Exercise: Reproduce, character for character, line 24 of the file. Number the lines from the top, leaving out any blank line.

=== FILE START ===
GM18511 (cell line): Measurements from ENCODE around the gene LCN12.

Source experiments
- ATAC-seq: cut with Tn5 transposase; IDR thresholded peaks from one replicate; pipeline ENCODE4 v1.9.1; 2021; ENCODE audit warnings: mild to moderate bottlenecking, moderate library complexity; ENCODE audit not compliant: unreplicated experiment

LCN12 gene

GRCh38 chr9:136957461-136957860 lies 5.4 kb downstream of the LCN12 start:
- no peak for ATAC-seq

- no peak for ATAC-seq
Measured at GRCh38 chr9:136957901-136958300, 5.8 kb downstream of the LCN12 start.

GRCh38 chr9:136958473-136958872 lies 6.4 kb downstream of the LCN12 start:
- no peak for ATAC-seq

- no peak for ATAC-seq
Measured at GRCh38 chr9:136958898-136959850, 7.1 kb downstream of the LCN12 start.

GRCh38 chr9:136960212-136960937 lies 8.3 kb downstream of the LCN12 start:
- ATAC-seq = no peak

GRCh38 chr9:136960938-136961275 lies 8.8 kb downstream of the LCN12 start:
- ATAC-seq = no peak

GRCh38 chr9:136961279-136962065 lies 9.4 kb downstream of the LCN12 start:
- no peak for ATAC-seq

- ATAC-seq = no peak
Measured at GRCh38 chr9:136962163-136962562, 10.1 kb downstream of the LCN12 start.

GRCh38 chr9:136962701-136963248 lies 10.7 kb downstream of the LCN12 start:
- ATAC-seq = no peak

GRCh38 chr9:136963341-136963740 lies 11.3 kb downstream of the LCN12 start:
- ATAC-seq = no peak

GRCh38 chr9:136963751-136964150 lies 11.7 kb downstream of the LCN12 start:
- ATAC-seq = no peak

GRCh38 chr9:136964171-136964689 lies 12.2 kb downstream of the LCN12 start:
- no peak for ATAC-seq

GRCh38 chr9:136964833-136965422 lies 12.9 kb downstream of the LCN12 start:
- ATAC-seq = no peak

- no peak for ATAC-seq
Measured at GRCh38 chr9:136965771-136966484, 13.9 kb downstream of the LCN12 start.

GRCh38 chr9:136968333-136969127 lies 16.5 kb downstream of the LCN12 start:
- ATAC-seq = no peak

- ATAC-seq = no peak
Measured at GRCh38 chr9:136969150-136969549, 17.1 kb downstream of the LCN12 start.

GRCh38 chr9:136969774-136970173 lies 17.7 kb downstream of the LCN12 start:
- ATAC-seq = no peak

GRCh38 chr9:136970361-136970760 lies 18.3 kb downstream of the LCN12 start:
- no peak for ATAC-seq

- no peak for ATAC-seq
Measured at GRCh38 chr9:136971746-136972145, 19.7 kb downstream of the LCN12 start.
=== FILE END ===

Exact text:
- ATAC-seq = no peak